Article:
Build an Employee Recognition Program
The only way firms can boost recognition is by formally introducing a recognition program — one that is measurable and has meaning. A 2012 survey by the Society for Human Resource Management (SHRM) notes the following:
When asked whether employees were satisfied with the level of recognition they receive for doing a good job, 34 percent of companies with formal recognition programs answered yes, compared to 18 percent of companies without such a program.
When asked whether managers and supervisors effectively acknowledge and appreciate employees, 55 percent of companies with formal recognition programs answered yes, compared to 36 percent of companies without such a program.
When asked whether employees were rewarded according to their job performance, 64 percent of companies with formal recognition programs answered yes, compared to 36 percent of companies without such a program.
When designing your own recognition program, you'll want to consider the following:
Be sure your recognition program is in alignment with your department's and your organization's goals.
Be clear on your overall objectives. That will help you determine what behaviors to recognize.
Decide what specific behaviors, events, and episodes you want to recognize. Again, this will depend on your objectives.
Establish and communicate your recognition guidelines. Your employees need to know what they need to do to be recognized. Make your guidelines fair and consistent, while launching a fun and exciting communication plan.
Establish a budget. Remember that engagement isn't free. Well, the same goes for recognition. Sure, some recognition techniques are gratis, but the best recognition programs are those that have been budgeted for. The recognition awards themselves can be nominal in nature (again, this is not a bonus program), but you do need a budget to give the program credibility. (For more on establishing a budget, see the next section.)
Define your recognition currency. Will you give cash? Gift cards? Points? Or maybe you'll go with merchandise — for example, mugs, T-shirts, or other goodies featuring your company's logo.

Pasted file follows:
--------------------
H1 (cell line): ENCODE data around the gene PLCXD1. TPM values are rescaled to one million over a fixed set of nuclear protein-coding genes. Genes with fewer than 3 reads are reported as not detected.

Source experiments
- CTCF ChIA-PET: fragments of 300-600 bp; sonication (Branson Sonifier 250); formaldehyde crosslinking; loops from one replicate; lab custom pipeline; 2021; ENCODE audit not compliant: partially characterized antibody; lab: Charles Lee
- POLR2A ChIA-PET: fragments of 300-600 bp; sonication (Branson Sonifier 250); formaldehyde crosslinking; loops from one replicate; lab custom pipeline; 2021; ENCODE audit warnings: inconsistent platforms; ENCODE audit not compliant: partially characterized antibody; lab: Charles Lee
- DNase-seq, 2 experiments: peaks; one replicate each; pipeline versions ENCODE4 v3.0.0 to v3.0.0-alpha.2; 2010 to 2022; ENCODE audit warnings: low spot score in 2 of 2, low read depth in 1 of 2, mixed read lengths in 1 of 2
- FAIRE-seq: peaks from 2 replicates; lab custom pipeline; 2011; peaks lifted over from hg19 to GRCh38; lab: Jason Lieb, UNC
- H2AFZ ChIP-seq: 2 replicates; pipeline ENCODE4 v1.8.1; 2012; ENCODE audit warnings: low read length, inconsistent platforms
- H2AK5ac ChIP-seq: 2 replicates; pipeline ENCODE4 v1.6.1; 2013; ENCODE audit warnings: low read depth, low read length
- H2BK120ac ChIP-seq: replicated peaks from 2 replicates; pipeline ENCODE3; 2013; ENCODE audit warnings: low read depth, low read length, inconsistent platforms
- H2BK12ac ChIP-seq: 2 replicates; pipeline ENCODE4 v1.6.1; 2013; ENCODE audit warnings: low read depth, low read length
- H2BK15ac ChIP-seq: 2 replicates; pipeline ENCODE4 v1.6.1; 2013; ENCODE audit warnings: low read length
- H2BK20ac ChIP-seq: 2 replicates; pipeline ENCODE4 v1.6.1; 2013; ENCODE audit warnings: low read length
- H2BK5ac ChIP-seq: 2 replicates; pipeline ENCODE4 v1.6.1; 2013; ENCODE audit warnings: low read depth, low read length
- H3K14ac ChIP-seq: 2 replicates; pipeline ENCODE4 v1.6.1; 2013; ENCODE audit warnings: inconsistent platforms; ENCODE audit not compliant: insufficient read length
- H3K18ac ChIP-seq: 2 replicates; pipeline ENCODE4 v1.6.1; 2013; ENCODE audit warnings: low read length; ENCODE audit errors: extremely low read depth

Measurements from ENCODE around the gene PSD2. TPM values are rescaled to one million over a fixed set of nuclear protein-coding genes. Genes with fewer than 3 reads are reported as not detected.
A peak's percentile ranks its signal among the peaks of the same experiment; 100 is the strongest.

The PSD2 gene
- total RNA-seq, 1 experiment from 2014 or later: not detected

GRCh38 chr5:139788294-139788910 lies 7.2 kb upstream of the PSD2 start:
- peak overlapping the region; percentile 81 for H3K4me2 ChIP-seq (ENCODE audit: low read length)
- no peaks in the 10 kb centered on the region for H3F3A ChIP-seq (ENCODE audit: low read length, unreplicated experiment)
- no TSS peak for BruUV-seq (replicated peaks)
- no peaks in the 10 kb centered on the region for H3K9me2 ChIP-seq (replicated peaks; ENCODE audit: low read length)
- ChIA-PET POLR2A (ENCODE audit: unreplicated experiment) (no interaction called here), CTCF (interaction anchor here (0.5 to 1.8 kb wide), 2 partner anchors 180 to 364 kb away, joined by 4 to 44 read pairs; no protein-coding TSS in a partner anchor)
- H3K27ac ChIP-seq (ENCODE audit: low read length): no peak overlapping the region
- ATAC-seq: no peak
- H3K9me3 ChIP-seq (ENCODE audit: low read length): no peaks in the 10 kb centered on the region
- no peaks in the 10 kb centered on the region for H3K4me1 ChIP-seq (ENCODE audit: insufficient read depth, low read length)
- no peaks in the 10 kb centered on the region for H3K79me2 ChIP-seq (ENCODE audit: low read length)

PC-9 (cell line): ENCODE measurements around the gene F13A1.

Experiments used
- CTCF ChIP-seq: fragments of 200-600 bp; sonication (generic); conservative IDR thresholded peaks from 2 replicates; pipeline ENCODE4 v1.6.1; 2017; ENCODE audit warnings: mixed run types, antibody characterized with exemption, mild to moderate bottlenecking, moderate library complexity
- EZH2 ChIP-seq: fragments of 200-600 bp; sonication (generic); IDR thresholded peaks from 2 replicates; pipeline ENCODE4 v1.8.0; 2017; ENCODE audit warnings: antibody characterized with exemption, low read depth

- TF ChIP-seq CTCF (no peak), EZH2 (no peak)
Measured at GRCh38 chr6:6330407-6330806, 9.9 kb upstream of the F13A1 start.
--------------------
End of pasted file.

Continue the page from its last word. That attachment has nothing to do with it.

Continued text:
Establish the value of the reward. What do you see as a typical reward value? If you're not sure, try $100 or less. Anything higher will bump into traditional bonus/reward programs.
The recognition is what matters, not the monetary value. You'll get more bang for your buck by recognizing two deserving employees with $50 gift cards than by recognizing one deserving employee with a $100 gift card.
Define and communicate your approval process. The best programs are simple and non-bureaucratic, allowing for some level of peer-to-peer and team recognition along with the customary manager-to-employee kudos.
Add recognition as an agenda item to your weekly department meeting. This should happen every week, effective immediately. Moreover, it should top the agenda. That way, you ensure that the topic is covered. This will also help to make recognition part of your cultural DNA. Plus, recognizing your top workers is much more likely to get people motivated than the usual moan and drone agenda items!
Measure and communicate your recognition results. You get the behavior you measure. Successful programs, including recognition programs, measure both usage and the return on investment (ROI).